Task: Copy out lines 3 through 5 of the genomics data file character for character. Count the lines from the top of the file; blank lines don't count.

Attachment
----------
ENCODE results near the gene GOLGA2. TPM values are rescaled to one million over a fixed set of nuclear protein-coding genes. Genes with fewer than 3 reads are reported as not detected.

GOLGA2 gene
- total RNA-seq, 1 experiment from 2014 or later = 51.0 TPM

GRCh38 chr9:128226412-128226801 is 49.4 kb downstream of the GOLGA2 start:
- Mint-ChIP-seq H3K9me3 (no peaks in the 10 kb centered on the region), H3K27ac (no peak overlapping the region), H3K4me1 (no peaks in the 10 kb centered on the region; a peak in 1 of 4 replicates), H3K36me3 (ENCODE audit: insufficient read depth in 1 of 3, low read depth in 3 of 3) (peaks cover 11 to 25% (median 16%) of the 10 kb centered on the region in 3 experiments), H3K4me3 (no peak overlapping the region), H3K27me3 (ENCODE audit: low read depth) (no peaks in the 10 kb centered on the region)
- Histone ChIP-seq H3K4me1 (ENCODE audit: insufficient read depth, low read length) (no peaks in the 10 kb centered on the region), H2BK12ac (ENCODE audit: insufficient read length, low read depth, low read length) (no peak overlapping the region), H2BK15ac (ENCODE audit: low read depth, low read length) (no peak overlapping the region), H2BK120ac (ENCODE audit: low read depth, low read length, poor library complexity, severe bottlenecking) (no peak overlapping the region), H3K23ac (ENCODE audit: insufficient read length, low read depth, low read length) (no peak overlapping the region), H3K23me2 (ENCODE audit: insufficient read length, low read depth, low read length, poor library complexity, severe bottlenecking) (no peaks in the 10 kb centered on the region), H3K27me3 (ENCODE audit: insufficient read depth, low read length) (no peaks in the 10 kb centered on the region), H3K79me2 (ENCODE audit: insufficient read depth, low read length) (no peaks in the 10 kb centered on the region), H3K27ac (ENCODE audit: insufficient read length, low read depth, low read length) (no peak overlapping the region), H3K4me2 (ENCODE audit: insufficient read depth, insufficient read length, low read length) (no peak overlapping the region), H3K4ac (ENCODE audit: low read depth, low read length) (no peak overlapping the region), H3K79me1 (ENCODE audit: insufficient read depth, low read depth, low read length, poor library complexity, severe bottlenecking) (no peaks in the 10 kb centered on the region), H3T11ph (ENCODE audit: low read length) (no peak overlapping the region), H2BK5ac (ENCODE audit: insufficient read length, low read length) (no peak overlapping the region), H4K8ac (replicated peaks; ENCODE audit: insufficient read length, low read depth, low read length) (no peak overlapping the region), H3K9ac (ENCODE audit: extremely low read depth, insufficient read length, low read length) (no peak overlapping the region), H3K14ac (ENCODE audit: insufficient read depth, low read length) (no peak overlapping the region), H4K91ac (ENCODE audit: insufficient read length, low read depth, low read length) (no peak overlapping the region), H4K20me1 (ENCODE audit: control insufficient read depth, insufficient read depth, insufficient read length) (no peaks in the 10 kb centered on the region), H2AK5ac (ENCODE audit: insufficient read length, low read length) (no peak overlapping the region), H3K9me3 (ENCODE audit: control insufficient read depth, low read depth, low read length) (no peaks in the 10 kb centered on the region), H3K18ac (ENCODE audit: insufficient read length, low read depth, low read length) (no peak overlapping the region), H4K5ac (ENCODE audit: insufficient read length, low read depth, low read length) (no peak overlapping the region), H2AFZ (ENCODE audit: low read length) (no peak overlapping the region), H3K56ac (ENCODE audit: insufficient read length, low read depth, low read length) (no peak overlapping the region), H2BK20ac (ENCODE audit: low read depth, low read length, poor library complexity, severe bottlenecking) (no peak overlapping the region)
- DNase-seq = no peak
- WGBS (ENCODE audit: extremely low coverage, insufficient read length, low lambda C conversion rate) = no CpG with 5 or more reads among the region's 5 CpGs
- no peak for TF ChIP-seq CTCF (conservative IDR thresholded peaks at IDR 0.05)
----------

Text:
- total RNA-seq, 1 experiment from 2014 or later = 51.0 TPM

GRCh38 chr9:128226412-128226801 is 49.4 kb downstream of the GOLGA2 start:
- Mint-ChIP-seq H3K9me3 (no peaks in the 10 kb centered on the region), H3K27ac (no peak overlapping the region), H3K4me1 (no peaks in the 10 kb centered on the region; a peak in 1 of 4 replicates), H3K36me3 (ENCODE audit: insufficient read depth in 1 of 3, low read depth in 3 of 3) (peaks cover 11 to 25% (median 16%) of the 10 kb centered on the region in 3 experiments), H3K4me3 (no peak overlapping the region), H3K27me3 (ENCODE audit: low read depth) (no peaks in the 10 kb centered on the region)